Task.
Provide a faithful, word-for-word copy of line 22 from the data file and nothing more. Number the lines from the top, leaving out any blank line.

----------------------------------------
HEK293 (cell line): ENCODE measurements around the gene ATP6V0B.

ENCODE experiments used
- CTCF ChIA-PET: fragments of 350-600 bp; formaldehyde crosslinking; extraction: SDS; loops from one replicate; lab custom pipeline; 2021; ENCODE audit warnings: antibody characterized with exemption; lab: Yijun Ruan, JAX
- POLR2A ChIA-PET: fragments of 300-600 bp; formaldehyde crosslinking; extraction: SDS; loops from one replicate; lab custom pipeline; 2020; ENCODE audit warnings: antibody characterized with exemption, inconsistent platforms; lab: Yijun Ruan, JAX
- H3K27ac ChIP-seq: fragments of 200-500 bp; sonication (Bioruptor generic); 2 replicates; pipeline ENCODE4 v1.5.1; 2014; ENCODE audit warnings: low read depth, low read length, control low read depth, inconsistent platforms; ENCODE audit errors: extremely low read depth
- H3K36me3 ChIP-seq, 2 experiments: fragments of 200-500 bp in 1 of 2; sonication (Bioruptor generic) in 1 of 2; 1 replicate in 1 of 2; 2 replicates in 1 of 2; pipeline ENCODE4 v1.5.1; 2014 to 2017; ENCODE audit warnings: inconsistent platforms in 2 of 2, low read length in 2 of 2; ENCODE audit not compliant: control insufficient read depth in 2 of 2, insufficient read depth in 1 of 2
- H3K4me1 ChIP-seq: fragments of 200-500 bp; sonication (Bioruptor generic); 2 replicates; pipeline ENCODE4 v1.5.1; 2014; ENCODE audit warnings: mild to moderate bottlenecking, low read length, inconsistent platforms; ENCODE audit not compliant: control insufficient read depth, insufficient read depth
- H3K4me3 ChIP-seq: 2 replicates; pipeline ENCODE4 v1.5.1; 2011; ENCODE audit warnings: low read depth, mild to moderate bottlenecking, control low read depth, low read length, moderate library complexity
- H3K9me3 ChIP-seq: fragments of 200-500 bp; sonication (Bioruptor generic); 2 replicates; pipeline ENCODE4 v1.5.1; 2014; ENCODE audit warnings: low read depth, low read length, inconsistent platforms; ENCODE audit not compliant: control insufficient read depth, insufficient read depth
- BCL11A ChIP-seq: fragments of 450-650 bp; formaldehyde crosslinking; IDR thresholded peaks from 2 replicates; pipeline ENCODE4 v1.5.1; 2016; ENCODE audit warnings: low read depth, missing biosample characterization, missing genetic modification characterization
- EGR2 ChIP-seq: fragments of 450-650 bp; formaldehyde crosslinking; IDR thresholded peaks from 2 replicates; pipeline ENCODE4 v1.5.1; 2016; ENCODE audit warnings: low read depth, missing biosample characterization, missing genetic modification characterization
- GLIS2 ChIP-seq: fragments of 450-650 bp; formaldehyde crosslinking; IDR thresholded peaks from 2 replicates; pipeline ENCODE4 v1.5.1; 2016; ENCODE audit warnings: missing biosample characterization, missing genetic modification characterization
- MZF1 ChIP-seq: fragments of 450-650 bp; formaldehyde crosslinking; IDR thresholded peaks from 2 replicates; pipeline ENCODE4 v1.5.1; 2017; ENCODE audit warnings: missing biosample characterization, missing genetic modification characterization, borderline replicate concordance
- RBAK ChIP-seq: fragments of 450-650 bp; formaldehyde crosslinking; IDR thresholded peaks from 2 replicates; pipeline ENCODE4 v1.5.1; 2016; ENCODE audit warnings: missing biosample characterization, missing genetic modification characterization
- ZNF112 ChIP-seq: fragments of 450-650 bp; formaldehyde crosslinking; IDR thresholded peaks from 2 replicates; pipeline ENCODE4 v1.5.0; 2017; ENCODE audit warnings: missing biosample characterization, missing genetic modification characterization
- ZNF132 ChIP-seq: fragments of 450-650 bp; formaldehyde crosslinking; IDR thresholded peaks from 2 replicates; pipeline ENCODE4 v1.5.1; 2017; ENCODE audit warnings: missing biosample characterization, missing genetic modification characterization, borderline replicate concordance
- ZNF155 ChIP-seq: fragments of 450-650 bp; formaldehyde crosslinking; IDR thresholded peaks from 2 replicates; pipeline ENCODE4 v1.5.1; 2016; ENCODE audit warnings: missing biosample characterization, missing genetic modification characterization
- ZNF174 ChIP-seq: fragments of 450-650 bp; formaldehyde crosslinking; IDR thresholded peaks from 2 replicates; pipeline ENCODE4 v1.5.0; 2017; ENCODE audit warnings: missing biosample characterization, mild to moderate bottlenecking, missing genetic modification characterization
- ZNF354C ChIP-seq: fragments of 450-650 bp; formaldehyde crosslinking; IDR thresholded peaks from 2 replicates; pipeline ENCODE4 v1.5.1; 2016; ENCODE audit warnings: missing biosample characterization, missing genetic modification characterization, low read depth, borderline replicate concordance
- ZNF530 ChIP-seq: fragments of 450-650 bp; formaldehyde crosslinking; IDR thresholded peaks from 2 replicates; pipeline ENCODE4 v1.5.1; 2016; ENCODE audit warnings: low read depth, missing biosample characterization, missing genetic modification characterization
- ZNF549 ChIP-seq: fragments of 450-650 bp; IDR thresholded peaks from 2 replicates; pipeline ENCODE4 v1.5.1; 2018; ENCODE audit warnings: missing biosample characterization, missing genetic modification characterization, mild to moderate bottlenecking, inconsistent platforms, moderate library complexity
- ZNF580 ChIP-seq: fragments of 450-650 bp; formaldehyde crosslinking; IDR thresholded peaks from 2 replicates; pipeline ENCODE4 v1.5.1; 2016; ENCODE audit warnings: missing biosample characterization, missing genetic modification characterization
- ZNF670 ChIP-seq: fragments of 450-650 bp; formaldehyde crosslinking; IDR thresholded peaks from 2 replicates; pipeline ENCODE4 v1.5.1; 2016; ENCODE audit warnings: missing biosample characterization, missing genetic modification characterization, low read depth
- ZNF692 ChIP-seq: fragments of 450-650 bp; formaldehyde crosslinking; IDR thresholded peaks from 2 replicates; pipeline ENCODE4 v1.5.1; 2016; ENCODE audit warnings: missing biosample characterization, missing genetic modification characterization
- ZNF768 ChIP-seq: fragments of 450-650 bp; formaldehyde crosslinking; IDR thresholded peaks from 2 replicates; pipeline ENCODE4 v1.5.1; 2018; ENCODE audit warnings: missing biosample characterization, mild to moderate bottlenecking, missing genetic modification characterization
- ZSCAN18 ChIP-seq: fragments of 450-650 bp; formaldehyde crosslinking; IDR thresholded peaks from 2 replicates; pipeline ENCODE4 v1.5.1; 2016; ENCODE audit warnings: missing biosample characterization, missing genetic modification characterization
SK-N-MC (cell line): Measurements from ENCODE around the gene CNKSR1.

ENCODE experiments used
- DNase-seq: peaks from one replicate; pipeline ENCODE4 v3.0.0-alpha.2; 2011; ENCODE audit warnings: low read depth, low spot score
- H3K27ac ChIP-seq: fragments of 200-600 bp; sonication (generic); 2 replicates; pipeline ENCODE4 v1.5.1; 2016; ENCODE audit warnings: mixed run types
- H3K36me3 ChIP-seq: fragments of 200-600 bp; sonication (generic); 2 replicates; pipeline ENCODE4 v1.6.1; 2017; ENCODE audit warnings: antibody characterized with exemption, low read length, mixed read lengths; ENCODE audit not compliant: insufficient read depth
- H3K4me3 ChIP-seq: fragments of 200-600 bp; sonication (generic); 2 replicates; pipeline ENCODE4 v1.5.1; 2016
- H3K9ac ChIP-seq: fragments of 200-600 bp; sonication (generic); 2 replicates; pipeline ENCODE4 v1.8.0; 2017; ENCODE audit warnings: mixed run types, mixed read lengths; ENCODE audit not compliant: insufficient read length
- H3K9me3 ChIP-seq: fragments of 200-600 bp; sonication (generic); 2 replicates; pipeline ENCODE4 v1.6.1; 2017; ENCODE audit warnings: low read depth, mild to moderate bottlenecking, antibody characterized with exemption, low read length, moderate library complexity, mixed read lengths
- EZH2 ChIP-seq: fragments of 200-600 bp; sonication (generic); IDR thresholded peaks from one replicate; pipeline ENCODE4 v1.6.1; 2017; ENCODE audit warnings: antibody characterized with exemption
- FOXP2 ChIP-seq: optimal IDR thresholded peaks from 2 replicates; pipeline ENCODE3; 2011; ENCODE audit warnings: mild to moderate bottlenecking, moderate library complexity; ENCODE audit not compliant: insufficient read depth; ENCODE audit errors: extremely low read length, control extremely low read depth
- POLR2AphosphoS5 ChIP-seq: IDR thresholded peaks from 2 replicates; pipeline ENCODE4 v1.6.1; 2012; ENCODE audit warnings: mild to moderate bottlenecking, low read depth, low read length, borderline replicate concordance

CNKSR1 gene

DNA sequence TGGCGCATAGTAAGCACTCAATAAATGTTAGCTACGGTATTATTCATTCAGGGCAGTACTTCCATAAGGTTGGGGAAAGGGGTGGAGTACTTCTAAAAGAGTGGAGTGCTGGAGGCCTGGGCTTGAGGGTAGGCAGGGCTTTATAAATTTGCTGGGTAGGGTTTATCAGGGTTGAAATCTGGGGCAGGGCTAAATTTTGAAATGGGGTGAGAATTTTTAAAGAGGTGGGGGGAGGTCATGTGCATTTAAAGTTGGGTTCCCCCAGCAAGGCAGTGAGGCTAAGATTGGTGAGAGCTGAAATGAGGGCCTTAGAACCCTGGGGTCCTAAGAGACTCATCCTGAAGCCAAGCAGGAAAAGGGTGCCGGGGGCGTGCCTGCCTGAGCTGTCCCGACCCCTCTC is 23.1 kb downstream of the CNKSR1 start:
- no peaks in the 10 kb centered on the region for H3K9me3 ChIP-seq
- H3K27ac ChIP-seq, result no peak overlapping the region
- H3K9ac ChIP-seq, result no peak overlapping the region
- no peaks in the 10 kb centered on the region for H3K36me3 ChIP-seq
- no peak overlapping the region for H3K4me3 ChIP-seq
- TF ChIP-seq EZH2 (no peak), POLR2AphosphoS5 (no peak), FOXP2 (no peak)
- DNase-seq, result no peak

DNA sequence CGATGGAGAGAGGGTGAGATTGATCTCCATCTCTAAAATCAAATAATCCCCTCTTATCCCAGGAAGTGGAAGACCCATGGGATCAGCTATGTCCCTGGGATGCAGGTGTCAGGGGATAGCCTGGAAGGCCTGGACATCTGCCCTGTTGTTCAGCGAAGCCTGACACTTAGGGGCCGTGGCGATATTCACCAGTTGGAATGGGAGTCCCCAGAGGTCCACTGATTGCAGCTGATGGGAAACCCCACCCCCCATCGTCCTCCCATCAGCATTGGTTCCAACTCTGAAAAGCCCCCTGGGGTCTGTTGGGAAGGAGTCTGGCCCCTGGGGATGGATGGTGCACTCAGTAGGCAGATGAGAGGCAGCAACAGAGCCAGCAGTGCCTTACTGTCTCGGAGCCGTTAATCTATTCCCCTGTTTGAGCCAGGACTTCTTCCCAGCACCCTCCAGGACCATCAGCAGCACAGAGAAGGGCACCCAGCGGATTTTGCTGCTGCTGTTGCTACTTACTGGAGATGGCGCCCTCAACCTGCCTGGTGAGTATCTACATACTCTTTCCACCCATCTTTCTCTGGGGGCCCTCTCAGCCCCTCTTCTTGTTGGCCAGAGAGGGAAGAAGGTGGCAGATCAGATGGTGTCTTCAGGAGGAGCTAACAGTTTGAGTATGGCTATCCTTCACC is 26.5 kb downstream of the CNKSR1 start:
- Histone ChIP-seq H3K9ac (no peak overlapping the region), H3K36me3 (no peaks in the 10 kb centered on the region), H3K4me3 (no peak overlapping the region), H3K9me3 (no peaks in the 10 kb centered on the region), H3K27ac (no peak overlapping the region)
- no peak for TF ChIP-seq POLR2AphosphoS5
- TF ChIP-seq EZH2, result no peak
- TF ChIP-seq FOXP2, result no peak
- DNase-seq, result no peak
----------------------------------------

- ZNF580 ChIP-seq: fragments of 450-650 bp; formaldehyde crosslinking; IDR thresholded peaks from 2 replicates; pipeline ENCODE4 v1.5.1; 2016; ENCODE audit warnings: missing biosample characterization, missing genetic modification characterization